Web Push Notifications in Chrome 59: What Has Changed?
Update: The stable version of Google Chrome currently out there is Chrome 62. The changes mentioned in this post are applicable to all versions of the browser that follows Chrome 59.
The stable version of Google Chrome 59 was released in early June, 2017. As with every version, there are tweaks in the user experience. So what do these tweaks mean for your Web Push Notification channel?
The New Mac Experience
Until now, each one of your subscribers received and viewed Chrome notifications in the same way regardless of whether they were on Windows, Linux, or MacOS. However, from this version onward, Web Push Notifications will adopt the native notification interface for users of MacOS. And this is how things are going to change for them, and for marketers and businesses.
1) The regular no-frills notification
The Change: The image or icon will move across to the right side of the notification as you see below. All notifications will now carry the Chrome logo on the left. The ‘Settings’ and ‘Close’ icons are now replaced with buttons for the same functionalities.
What it means: This will help subscribers easily identify between web push notifications and other native notifications from applications and such.
2) Notifications with CTA buttons
The Change: The CTA Buttons are no longer rendered with the push notification. The subscriber has to click on the ‘More’ button to view them. You can see that the ‘Settings’ option is also accessed by clicking on the ‘More’ button, in this case.
The Likely Effect: Since this requires one more action from the user, it is likely that you’ll see a drop in the number of clicks on these buttons. This is all the more reason to ensure that you assign your most important landing page to the body of the notification itself.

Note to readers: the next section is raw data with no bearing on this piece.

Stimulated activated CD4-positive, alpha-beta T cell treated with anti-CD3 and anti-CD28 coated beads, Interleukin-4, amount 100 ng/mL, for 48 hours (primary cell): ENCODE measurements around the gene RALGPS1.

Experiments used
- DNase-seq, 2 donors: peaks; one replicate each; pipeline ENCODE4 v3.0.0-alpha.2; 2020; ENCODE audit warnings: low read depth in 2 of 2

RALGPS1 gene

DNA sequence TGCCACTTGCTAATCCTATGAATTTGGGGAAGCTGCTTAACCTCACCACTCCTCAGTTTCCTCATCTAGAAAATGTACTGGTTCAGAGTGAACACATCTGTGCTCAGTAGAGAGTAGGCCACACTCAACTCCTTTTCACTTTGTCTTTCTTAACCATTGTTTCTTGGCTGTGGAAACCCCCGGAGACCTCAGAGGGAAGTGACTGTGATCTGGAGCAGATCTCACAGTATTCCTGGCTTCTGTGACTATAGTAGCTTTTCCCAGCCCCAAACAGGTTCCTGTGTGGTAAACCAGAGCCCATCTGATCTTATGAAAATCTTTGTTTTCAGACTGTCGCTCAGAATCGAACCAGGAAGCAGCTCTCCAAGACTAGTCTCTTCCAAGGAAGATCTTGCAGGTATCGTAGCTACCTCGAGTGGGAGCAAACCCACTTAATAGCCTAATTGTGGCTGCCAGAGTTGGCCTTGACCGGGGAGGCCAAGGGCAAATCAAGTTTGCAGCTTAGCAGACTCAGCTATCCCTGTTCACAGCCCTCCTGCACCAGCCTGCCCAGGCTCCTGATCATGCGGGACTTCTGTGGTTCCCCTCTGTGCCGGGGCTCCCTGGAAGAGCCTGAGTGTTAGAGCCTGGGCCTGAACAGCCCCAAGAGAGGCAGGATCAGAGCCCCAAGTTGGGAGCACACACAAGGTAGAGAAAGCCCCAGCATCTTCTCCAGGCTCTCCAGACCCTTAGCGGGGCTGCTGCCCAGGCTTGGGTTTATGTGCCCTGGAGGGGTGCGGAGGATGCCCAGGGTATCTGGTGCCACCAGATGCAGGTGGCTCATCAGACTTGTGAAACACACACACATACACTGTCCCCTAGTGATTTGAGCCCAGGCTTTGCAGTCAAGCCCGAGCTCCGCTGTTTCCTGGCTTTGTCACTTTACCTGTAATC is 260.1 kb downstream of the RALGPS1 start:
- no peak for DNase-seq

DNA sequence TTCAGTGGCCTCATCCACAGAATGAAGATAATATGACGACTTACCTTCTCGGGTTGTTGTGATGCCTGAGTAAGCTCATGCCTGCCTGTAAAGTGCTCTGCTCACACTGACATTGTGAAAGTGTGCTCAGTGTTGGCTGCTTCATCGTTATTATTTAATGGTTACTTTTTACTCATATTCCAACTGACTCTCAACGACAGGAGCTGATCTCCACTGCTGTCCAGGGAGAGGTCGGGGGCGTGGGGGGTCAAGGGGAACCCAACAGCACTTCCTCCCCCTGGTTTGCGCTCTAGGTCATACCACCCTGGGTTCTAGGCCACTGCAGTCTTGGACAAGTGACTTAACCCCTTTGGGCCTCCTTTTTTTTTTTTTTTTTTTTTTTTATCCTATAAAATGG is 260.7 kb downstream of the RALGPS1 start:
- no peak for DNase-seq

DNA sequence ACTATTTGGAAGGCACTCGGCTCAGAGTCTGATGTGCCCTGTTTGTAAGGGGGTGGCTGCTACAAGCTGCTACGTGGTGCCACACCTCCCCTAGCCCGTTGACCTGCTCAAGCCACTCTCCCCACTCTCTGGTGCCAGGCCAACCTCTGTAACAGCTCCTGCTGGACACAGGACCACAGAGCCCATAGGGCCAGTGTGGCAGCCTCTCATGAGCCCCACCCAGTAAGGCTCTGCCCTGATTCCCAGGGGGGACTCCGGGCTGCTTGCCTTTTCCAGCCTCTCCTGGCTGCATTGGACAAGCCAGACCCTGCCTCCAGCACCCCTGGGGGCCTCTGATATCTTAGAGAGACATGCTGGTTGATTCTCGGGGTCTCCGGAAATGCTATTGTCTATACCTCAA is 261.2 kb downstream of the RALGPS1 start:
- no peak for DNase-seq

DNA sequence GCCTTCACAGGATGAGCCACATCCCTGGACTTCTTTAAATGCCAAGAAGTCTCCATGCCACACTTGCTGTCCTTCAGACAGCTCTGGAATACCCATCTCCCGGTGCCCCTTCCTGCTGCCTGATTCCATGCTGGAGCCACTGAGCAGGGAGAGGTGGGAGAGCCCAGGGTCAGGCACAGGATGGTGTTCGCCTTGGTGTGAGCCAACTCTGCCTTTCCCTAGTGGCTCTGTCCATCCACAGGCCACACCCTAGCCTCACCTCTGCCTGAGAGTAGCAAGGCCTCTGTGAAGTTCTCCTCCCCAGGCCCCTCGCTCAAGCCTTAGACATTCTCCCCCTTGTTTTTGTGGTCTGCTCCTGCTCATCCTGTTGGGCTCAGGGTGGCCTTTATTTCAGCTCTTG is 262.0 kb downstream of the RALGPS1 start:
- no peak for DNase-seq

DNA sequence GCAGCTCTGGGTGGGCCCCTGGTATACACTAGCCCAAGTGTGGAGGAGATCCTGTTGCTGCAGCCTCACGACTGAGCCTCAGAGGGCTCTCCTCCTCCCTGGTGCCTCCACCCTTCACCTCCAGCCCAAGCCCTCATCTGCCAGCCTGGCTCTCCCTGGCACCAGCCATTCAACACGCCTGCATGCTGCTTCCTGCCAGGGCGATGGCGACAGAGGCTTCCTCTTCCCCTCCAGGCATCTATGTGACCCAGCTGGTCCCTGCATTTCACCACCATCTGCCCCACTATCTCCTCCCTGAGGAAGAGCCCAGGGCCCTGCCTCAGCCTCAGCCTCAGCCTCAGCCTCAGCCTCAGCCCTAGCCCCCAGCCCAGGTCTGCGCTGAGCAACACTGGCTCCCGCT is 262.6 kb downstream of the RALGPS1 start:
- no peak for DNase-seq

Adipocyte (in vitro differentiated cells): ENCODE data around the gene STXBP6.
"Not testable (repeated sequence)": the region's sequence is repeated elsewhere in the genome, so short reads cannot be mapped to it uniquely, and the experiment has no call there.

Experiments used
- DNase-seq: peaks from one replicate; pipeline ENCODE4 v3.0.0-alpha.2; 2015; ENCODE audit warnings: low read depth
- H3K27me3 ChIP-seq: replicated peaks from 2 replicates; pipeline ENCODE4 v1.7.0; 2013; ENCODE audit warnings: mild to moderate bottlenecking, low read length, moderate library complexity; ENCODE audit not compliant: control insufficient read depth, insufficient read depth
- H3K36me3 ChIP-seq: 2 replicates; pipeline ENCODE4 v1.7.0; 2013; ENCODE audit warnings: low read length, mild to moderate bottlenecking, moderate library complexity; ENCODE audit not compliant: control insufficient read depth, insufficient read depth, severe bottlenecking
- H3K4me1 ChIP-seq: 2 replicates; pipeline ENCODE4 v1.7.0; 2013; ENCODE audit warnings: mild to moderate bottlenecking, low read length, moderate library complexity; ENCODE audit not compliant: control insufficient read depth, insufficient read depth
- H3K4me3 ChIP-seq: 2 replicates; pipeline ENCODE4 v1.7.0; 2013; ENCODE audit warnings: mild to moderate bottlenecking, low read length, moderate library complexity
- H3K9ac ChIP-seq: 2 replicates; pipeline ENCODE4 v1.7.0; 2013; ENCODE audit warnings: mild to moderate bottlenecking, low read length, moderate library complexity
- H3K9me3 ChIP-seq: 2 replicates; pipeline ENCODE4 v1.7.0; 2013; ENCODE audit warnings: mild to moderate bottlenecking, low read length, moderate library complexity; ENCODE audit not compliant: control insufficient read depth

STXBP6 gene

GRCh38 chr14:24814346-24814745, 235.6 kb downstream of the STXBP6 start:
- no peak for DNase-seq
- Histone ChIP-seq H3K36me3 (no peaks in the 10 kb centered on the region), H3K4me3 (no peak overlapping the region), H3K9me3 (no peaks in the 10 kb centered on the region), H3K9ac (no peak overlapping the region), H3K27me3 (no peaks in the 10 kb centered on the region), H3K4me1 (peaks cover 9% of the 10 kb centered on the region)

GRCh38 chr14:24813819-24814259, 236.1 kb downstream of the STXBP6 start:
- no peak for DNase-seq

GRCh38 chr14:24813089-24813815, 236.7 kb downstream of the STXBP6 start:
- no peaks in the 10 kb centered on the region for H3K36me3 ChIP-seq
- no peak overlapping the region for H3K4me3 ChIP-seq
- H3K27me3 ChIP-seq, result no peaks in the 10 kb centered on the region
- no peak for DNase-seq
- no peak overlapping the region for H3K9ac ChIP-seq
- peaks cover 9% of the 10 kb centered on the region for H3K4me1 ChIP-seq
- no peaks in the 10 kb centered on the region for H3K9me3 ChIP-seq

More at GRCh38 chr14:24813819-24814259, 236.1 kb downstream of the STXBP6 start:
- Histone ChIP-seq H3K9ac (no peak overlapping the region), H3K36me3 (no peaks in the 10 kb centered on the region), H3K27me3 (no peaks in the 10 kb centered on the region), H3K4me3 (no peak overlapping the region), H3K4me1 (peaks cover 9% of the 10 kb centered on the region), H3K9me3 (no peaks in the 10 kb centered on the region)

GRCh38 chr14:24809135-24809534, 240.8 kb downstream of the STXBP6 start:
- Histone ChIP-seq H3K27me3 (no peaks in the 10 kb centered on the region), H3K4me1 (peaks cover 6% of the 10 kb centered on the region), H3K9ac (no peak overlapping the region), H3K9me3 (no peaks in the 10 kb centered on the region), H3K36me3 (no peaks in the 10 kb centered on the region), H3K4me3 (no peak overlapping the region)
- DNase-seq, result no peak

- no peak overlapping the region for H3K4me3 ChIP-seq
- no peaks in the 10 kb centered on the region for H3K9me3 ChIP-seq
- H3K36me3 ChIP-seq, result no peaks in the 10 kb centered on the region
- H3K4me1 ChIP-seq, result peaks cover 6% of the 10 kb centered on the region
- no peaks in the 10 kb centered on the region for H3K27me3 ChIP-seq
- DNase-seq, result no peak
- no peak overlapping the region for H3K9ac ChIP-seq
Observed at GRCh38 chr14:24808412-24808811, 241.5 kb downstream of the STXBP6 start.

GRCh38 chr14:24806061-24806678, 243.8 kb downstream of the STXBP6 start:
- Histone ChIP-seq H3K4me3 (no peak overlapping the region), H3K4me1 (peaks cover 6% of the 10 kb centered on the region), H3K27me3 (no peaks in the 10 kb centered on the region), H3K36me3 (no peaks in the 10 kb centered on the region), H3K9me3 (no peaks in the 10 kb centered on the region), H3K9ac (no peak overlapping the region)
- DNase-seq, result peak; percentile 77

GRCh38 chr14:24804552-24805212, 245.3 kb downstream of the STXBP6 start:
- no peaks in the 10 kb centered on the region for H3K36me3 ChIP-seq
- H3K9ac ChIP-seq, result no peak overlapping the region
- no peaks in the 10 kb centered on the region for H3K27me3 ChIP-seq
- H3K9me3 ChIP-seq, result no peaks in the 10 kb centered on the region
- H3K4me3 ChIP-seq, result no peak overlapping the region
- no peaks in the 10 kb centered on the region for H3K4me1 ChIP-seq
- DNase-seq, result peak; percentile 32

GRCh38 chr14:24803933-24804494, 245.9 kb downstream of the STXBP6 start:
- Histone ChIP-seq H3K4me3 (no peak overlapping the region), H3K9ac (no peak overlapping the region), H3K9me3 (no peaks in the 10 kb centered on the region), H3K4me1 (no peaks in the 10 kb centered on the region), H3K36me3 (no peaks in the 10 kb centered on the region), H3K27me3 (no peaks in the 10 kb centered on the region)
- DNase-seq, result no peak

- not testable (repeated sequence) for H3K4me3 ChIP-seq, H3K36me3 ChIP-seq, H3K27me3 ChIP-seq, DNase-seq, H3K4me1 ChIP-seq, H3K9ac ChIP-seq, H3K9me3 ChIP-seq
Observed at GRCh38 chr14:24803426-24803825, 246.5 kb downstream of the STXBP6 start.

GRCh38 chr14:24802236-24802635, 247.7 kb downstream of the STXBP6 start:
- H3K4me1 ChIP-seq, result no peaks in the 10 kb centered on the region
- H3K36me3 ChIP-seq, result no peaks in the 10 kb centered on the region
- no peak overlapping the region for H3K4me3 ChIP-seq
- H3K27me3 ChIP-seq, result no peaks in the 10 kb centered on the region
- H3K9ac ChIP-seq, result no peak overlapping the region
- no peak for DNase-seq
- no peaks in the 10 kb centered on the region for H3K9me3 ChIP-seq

3) Notifications with Big/Hero image
The Change: Your subscribers on MacOS will no longer be able to view the Hero Image when the notification is delivered.
Our Recommendation: However, they’ll be still displayed to your users on Windows and Linux. So don’t hold back from including more visual cues and images to your notifications.
The Extended Cut
While these are how your notifications will be displayed on your subscribers’ screens, there are going to be changes in the way they interact with the notifications too.
1) Closing notifications
Recipients can close the notifications by either clicking on the ‘Close’ button or swiping the notification to the right. In the first instance, the notificationClose event may fire. It doesn’t, if your recipient swipes it.
2) Muting them
The ‘Do Not Disturb’ rules you apply at an OS level, applies for web push notifications too. This means, users can now stop them from appearing when they are in screen-sharing or mirroring mode.
3) Looking at older notifications
This is possibly the most important change for the sender and the receiver. Subscribers can now revisit older and important notifications, any time, in the Notification Centre. Push Notifications aren’t ephemeral anymore, for this section of Google Chrome users.
These changes mean a more standardised look and experience for and from web push notifications. It also means more emphasis on personalisation, segmentation and other best practices that give you an edge over others. Let’s see how this plays out.